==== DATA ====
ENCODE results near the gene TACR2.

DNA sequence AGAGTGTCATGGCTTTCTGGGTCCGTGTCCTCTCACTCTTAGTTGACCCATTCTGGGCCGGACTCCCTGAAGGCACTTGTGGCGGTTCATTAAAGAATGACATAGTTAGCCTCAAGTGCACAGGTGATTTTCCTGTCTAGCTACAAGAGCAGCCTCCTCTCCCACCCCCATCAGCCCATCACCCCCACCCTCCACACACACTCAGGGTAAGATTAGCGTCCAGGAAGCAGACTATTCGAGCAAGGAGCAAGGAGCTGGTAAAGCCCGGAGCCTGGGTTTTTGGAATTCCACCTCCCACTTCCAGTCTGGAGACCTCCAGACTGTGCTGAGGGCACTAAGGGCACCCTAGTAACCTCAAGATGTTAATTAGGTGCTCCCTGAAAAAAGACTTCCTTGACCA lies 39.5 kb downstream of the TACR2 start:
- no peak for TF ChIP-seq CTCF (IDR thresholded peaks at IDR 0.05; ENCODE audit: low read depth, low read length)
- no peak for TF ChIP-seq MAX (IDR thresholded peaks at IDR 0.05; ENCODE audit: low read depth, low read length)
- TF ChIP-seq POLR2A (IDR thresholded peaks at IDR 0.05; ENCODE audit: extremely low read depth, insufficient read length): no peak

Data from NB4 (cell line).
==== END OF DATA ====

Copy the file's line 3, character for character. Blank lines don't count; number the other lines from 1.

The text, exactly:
- no peak for TF ChIP-seq CTCF (IDR thresholded peaks at IDR 0.05; ENCODE audit: low read depth, low read length)